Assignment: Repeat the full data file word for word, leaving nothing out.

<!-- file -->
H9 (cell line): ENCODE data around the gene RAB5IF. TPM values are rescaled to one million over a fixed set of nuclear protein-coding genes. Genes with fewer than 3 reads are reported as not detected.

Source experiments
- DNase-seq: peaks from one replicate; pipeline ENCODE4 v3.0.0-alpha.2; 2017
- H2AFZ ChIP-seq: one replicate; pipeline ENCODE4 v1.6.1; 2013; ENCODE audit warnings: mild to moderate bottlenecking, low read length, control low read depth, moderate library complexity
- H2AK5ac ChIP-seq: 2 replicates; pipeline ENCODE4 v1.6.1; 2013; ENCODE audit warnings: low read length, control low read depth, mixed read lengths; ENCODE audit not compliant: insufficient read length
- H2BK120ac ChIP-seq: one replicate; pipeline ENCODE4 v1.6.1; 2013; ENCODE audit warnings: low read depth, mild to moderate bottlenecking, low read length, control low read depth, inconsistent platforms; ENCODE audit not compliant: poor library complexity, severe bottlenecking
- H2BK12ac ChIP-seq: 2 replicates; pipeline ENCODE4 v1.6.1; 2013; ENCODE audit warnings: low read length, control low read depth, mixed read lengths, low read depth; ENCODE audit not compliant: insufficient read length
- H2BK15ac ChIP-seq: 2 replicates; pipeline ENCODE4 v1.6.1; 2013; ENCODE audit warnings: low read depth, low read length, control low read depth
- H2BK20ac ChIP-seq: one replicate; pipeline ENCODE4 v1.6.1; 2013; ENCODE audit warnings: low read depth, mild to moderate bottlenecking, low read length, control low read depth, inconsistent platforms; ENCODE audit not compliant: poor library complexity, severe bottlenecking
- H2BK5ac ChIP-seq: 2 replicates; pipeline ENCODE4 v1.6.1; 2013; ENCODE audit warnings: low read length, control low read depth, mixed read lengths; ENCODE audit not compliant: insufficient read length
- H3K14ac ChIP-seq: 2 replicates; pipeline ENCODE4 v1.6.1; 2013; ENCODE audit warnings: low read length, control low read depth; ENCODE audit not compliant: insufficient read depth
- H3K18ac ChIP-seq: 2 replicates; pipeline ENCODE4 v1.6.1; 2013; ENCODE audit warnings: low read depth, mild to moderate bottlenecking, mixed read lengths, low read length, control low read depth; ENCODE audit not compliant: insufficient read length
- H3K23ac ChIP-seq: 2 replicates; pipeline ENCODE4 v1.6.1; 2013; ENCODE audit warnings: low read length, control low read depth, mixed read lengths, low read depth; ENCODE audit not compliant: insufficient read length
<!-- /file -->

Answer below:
H9 (cell line): ENCODE data around the gene RAB5IF. TPM values are rescaled to one million over a fixed set of nuclear protein-coding genes. Genes with fewer than 3 reads are reported as not detected.

Source experiments
- DNase-seq: peaks from one replicate; pipeline ENCODE4 v3.0.0-alpha.2; 2017
- H2AFZ ChIP-seq: one replicate; pipeline ENCODE4 v1.6.1; 2013; ENCODE audit warnings: mild to moderate bottlenecking, low read length, control low read depth, moderate library complexity
- H2AK5ac ChIP-seq: 2 replicates; pipeline ENCODE4 v1.6.1; 2013; ENCODE audit warnings: low read length, control low read depth, mixed read lengths; ENCODE audit not compliant: insufficient read length
- H2BK120ac ChIP-seq: one replicate; pipeline ENCODE4 v1.6.1; 2013; ENCODE audit warnings: low read depth, mild to moderate bottlenecking, low read length, control low read depth, inconsistent platforms; ENCODE audit not compliant: poor library complexity, severe bottlenecking
- H2BK12ac ChIP-seq: 2 replicates; pipeline ENCODE4 v1.6.1; 2013; ENCODE audit warnings: low read length, control low read depth, mixed read lengths, low read depth; ENCODE audit not compliant: insufficient read length
- H2BK15ac ChIP-seq: 2 replicates; pipeline ENCODE4 v1.6.1; 2013; ENCODE audit warnings: low read depth, low read length, control low read depth
- H2BK20ac ChIP-seq: one replicate; pipeline ENCODE4 v1.6.1; 2013; ENCODE audit warnings: low read depth, mild to moderate bottlenecking, low read length, control low read depth, inconsistent platforms; ENCODE audit not compliant: poor library complexity, severe bottlenecking
- H2BK5ac ChIP-seq: 2 replicates; pipeline ENCODE4 v1.6.1; 2013; ENCODE audit warnings: low read length, control low read depth, mixed read lengths; ENCODE audit not compliant: insufficient read length
- H3K14ac ChIP-seq: 2 replicates; pipeline ENCODE4 v1.6.1; 2013; ENCODE audit warnings: low read length, control low read depth; ENCODE audit not compliant: insufficient read depth
- H3K18ac ChIP-seq: 2 replicates; pipeline ENCODE4 v1.6.1; 2013; ENCODE audit warnings: low read depth, mild to moderate bottlenecking, mixed read lengths, low read length, control low read depth; ENCODE audit not compliant: insufficient read length
- H3K23ac ChIP-seq: 2 replicates; pipeline ENCODE4 v1.6.1; 2013; ENCODE audit warnings: low read length, control low read depth, mixed read lengths, low read depth; ENCODE audit not compliant: insufficient read length